bummer. I could use an extra one
bummer. I could use an extra one
I'd just like to read my battery.
hey @andysti & @globecanvas--
headed out for a MTB ride tonight (5.5 weeks post-op!) and figured i'd share some info. i recorded power and calculated TSS. then i discarded that channel and uploaded the file training peaks to see what hrTSS was computed. it was an "easy" ride, meaning i was out for a cruise and just did the work necessary to get over hills.
actual TSS = 49.1
hrTSS = 74.5
that's a pretty big error in relative terms and this was basically 1h15 of fairly easy riding--but no big deal for performance management if it's an isolated event. if you're doing a 3- or 4-hour MTB ride or lots of shorter rides, you can see how things could go wrong.
now, i'd ridden on the road for a few hours beforehand, so it is possible HR was elevated (don't think so, but HR is a bit higher vs power during recovery).
attached 2 files to show how variable power (yellow line) is on the MTB vs a road ride earlier in the day. even outside on variable terrain, it is pretty easy to keep power in a pretty narrow band. i believe that these varied efforts reduce the accuracy of hrTSS. when there are lots of short spikes in terrain the hrTSS calculation can think you're still working when you're coasting.
Screen Shot 2014-06-06 at 10.48.41 PM.png & Screen Shot 2014-06-06 at 10.48.47 PM.png.
more importantly...it was really nice dirt riding tonight.
Last edited by Ygduf; 06-07-14 at 09:06 AM.
I'm convinced that once you learn how to use the Flexicharts, there really is nothing that comes close to Cyclinganalytics. Maybe I haven't given GC to WKO much of a shot but the ability to make custom graphs out of pretty much any data point is huge.
Or maybe I've been too lazy to figure the others out.
Did ZCIs on hilly terrain a few days ago - when I was riding, the intervals did not feel that hard, but the next 24 hours of recovery, I was feeling it.
Quick question - being that the terrain was hilly, I was able to keep my lap avg power where I wanted to, but my power output was not steady or constant at all. Should I try to find a flatter route to do ZCIs on to keep the power more constant, or just don't worry about it?
Hey guys, I'm a PM noob and just got a stages and use it with Strava and Golden Cheetah. I'm having a bit of trouble picking the right value for FTP.
In Golden Cheetah, the CP curve at 20min has one value (371) but the "best" value is 354. The CP at 1hr is 364 and the best is 322.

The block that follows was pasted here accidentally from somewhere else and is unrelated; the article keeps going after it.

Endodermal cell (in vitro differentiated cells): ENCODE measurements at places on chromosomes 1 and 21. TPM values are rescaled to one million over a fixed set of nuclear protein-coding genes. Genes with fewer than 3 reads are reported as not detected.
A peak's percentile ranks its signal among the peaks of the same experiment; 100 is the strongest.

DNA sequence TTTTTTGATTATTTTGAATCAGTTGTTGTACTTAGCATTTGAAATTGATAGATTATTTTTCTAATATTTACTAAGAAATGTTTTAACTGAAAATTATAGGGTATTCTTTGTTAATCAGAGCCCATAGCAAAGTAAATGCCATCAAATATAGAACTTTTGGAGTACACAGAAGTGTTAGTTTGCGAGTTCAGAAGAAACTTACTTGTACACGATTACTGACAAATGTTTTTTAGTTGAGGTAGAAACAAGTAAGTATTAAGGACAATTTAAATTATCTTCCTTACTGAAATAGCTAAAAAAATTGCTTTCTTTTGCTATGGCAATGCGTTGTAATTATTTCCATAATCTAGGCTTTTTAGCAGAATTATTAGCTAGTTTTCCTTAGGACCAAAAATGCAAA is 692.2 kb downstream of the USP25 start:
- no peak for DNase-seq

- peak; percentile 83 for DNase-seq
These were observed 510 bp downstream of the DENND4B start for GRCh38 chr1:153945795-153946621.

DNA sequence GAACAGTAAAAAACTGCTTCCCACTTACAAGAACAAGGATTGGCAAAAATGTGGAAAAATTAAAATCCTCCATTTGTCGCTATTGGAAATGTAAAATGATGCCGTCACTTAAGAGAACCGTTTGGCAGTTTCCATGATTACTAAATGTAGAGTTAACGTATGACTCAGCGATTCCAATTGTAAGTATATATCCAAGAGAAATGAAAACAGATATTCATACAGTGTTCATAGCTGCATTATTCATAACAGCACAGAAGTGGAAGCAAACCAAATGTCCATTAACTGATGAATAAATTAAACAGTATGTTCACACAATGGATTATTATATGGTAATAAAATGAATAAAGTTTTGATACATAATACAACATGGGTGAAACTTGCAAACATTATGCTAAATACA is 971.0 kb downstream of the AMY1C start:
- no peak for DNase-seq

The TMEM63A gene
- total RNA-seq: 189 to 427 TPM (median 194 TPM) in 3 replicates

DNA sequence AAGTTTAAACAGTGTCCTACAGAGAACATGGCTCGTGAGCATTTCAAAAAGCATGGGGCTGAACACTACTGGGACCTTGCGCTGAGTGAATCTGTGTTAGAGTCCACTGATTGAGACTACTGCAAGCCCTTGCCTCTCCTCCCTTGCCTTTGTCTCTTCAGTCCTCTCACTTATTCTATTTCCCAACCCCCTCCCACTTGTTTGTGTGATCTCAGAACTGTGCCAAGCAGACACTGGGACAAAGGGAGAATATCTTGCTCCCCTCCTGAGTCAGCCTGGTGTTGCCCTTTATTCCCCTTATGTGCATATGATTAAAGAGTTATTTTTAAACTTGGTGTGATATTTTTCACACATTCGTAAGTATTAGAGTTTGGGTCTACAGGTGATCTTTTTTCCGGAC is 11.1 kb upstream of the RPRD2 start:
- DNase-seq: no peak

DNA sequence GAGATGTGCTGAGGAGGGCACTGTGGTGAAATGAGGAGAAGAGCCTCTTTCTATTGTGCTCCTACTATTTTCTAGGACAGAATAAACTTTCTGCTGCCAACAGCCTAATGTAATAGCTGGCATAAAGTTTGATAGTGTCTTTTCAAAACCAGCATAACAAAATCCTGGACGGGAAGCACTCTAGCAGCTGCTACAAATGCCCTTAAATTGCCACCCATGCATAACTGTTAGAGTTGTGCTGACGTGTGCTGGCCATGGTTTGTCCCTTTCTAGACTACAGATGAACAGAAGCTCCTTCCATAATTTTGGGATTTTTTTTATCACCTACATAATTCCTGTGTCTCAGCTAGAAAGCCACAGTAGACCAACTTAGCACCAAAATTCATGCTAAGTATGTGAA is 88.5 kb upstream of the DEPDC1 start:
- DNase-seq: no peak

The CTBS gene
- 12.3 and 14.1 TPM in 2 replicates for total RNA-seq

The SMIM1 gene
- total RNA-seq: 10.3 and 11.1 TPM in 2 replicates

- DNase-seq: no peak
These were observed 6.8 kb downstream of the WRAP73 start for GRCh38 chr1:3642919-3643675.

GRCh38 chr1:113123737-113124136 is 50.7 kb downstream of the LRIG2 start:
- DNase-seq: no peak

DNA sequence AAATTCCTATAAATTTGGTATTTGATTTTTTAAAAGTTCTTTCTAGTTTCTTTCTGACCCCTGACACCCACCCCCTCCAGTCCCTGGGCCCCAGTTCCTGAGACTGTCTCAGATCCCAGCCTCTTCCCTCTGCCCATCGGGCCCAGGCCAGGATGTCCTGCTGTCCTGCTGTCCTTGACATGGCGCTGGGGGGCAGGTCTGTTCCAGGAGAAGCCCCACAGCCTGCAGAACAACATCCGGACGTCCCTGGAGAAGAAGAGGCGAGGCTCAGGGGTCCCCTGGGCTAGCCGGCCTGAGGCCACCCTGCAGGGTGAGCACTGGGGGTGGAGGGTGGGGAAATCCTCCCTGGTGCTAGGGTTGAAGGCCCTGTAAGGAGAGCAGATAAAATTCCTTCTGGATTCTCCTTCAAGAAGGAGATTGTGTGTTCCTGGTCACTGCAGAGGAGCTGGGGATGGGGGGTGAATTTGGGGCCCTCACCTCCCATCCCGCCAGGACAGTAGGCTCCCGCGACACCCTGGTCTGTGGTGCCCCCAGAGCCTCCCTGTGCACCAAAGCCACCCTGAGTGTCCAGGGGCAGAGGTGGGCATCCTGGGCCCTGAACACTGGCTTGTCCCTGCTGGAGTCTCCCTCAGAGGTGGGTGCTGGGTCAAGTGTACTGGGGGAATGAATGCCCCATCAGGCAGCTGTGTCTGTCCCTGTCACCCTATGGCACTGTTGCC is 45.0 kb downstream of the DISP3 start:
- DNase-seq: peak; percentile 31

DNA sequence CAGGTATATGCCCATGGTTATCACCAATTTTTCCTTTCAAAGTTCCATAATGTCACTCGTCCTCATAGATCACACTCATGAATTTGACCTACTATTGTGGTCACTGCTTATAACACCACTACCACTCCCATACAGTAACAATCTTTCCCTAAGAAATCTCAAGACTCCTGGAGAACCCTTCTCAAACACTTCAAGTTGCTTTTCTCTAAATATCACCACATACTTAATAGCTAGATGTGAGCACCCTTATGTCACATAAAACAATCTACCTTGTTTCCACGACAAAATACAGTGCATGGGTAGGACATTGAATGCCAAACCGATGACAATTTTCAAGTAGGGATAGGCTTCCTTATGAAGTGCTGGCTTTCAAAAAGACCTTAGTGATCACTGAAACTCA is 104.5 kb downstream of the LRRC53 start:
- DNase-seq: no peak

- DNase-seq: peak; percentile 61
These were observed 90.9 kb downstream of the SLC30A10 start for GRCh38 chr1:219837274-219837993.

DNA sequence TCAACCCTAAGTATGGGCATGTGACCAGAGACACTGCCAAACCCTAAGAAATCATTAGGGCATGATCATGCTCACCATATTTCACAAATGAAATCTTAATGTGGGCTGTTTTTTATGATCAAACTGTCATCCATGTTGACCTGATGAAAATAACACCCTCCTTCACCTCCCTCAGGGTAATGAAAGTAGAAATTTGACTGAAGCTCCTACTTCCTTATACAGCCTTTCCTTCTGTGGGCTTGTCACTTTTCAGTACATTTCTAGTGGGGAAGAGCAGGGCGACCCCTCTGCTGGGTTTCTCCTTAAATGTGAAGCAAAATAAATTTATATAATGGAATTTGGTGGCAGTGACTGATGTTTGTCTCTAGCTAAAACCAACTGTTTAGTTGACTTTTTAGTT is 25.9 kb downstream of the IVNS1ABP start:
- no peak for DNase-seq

Strava, on the other hand estimates FTP using their power curve at 369.
Any ideas which value I should actually use as the basis for setting training zones?
For me, its best to use .95 of your 20 minute power. Strava has been close for me, but CP value isn't FTP, its a value based on your 3 minute and 20 minute numbers. If one is not along a natural arc then CP will be way off.
Do a proper test, especially since this is all new to you.
Note that nailing your exact FTP is not important unless you have a 40K TT coming up. Test, get a number, set zones and train to the zones. Once you spend some time with the zones, you'll know whether your FTP estimate came in high or low and can slide the zones a bit to accommodate. After that, you can always just work do the test, then slide the zone numbers according to your last set, then see how things feel.
The most important thing is a repeatable FTP test, and everyone is different here. My favorite is a trainer-based MAP test, because it's super consistent and sensitive to fitness changes for me -- no real FTP comes out of it, but I can set zones fine. On the other hand, I've lately been doing a 5' and 20' test in the same week, then using MONOD to get a zone-setting number. That's been consistent too, but much more painful than a MAP test.
I would suggest trying to confirm the 20 minute number by doing a test for that timeframe and see where you land.
Last edited by waterrockets; 07-11-14 at 09:06 AM.
Also, if you drop this text into a new .html file, and open it in your favorite browser, enter your starting power, you will have a timer that tells you your current power target during the test.
EDIT: damnit, replace ** with a right hand curly brace that BF won't let me type
To clarify, does the "20 minute" number equal the average power for the entire 20 minute interval (even if, for example, the 3 second power dips low for a minute or two)? Say you're testing and have a "350" number in mind... you're watching the 3-second value jump around a bit... 355... 360... 340..., etc. but in the end the average is we're concerned about, correct?
Yes. Average is what you want. Pace accordingly.
If you can train at tempo, you should be able to test.
Though I do not have a power meter now it is next on my list to purchase. I had an opportunity to recently race (1 crit, 1 circut) on a borrowed bike with a powermeter (Quark).
The stats below are from the 1st race, a crit with many tight corners and pitchy hills.
Can this data be used to estimate FTP? I assume the best test would be a flat TT?
Any feedback is appreciated.
Moving Time: 51:21:00
Elapsed Time: 53:52:00
Avg Speed: 20.2 mph
Avg Moving Speed: 20.2 mph
Max Speed: 29.1 mph
Elevation Gain: 1,102 ft
Elevation Loss: 1,125 ft
Min Elevation: 953 ft
Max Elevation: 1022 ft
Avg Power: 335 W
Max Power: 1,282 W
Max Avg Power (20 min): 282 W
Normalized Power (NP): 338 W
Work: 761 kJ
I would not estimate power from a criterium. AP/NP is all over the map. I would not estimate it at all.
Borrow that power meter again.
I would test and shoot for the NP number from the race plus 5%. BTW, how can your average power for 51 minutes be 335w but your max average 20 minute power only be 282w?